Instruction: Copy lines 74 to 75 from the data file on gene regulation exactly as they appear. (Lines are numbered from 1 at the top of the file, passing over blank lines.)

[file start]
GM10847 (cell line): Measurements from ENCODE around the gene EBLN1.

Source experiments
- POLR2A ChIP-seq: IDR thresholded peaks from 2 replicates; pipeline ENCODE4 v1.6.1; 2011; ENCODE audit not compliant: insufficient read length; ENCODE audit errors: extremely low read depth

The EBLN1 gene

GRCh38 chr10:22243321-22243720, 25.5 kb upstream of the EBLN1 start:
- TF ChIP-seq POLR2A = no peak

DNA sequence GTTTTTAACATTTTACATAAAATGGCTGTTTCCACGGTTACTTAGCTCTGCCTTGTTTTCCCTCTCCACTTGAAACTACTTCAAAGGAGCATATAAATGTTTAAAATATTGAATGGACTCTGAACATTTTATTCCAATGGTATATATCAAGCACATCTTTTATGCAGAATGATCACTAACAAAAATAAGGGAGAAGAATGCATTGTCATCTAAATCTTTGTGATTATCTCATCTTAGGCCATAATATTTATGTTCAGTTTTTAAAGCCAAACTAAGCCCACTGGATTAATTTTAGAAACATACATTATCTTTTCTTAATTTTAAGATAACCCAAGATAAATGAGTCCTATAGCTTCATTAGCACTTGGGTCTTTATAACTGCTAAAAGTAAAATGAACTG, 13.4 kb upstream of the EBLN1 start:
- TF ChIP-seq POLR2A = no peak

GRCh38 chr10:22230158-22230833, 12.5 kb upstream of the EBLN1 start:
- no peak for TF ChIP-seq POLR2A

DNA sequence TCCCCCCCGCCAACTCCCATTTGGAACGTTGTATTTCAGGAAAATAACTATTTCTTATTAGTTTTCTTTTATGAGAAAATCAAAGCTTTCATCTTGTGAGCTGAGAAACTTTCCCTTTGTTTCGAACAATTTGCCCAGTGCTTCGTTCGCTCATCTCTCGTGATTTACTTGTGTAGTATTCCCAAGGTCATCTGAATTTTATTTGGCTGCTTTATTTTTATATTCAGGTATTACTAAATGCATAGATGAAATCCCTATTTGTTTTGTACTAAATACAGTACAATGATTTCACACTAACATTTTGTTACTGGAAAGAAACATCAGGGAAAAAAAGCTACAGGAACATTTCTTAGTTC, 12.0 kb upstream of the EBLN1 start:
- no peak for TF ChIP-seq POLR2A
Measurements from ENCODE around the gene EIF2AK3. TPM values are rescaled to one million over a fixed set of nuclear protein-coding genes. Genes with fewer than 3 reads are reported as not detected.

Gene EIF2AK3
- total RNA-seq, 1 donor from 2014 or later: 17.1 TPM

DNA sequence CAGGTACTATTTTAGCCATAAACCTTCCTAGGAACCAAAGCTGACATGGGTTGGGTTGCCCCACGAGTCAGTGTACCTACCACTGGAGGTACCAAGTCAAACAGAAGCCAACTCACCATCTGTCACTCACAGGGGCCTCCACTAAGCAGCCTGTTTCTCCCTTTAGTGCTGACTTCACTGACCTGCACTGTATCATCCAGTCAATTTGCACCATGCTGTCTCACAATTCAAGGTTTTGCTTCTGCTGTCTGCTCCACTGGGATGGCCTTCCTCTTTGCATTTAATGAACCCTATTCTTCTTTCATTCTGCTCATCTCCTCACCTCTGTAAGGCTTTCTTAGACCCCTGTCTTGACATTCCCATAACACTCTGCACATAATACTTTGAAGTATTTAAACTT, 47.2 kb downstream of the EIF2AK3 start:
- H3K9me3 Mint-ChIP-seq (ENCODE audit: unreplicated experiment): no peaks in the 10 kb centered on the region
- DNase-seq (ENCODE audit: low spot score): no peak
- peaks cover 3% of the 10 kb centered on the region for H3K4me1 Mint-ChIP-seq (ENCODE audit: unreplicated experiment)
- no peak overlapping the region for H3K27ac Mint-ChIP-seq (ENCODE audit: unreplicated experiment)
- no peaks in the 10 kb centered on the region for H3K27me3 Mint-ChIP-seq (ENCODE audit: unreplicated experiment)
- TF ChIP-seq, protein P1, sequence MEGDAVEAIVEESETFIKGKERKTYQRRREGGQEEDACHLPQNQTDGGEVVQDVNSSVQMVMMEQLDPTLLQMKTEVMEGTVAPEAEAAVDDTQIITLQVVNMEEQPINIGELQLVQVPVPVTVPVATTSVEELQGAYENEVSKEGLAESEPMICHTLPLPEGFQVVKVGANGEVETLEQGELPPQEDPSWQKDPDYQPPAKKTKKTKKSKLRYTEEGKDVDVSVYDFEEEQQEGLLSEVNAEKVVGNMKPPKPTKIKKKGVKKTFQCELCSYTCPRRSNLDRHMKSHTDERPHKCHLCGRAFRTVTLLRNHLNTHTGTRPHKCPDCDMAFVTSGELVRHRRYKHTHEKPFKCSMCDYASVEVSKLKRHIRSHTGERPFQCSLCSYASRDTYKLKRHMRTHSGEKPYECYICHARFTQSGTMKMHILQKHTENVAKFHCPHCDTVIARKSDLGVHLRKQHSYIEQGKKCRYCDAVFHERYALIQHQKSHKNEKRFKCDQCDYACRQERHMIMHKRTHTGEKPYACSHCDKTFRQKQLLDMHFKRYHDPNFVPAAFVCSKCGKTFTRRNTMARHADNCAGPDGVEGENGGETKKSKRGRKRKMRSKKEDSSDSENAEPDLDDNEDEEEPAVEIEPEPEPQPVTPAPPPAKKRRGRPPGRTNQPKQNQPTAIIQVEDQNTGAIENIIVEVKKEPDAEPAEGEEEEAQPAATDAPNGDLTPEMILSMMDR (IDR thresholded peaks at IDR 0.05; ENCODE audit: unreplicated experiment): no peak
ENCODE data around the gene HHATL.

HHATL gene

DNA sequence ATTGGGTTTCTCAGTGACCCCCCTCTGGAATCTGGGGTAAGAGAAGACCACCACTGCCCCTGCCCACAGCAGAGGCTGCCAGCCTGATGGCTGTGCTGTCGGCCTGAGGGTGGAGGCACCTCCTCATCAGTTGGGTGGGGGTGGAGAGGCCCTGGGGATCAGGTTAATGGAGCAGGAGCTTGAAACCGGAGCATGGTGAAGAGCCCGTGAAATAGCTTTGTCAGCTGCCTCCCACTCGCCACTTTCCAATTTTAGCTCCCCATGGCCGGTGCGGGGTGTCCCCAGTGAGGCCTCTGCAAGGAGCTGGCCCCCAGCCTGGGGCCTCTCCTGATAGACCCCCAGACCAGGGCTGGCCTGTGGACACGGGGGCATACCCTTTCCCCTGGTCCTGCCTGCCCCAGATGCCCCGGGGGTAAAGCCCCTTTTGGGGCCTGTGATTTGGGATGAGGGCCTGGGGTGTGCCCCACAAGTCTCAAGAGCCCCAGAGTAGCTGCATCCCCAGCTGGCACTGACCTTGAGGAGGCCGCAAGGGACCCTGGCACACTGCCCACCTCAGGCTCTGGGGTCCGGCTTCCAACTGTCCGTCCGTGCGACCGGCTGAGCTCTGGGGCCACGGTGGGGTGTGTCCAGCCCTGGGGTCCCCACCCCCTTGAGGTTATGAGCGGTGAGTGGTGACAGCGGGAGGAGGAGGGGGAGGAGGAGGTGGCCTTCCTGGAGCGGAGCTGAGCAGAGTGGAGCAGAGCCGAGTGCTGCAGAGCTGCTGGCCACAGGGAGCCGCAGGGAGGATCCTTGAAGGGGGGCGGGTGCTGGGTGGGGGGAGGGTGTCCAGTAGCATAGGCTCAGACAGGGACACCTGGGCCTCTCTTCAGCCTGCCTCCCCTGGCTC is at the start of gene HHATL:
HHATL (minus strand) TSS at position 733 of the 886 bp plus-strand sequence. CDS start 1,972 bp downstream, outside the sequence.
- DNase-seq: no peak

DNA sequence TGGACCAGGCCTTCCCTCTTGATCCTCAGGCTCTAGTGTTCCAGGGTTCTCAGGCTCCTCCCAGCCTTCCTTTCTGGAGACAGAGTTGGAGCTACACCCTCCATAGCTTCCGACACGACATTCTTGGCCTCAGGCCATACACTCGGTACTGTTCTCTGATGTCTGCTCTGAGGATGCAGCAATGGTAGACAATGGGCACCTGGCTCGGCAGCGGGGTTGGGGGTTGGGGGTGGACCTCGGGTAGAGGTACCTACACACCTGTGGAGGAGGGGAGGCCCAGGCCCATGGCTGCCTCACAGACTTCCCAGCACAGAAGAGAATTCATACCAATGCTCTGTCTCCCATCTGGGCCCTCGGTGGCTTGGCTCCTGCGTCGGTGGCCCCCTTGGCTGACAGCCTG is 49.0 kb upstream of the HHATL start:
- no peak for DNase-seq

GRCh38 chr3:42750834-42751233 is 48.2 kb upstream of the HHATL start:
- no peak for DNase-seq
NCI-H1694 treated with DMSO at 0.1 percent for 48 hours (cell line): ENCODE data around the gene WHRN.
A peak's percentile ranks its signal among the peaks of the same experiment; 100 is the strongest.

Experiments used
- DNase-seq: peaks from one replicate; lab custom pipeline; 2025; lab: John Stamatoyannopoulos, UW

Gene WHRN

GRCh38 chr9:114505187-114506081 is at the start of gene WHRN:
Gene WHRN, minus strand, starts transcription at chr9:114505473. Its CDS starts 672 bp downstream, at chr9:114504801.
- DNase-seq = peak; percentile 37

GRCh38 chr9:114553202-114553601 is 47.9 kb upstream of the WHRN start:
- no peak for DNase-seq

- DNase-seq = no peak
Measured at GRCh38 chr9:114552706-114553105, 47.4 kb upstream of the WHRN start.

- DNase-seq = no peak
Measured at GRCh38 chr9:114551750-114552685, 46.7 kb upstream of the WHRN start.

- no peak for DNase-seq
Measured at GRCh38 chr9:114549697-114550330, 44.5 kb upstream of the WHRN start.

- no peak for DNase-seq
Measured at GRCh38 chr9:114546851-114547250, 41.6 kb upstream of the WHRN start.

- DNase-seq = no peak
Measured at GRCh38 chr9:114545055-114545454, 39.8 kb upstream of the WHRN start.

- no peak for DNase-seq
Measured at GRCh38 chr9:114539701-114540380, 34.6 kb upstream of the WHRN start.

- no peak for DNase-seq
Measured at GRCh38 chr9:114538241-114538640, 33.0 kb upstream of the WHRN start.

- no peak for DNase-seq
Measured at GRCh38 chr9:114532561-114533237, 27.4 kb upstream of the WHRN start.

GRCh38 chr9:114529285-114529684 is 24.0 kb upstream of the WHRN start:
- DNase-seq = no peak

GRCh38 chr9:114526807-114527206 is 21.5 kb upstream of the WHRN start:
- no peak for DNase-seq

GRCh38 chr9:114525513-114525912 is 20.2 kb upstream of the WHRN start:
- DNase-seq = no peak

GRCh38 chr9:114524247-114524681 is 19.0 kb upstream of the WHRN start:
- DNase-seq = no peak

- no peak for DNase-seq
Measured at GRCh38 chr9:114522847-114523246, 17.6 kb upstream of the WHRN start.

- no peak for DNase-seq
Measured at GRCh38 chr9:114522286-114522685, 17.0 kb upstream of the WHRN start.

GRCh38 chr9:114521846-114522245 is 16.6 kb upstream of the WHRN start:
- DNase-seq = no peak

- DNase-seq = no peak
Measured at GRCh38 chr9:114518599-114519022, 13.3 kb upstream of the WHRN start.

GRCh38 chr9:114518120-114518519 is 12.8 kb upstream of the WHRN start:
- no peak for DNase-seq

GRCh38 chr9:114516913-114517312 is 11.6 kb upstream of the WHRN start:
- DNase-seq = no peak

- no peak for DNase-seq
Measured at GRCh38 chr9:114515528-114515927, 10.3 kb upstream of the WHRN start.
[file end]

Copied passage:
GRCh38 chr9:114518120-114518519 is 12.8 kb upstream of the WHRN start:
- no peak for DNase-seq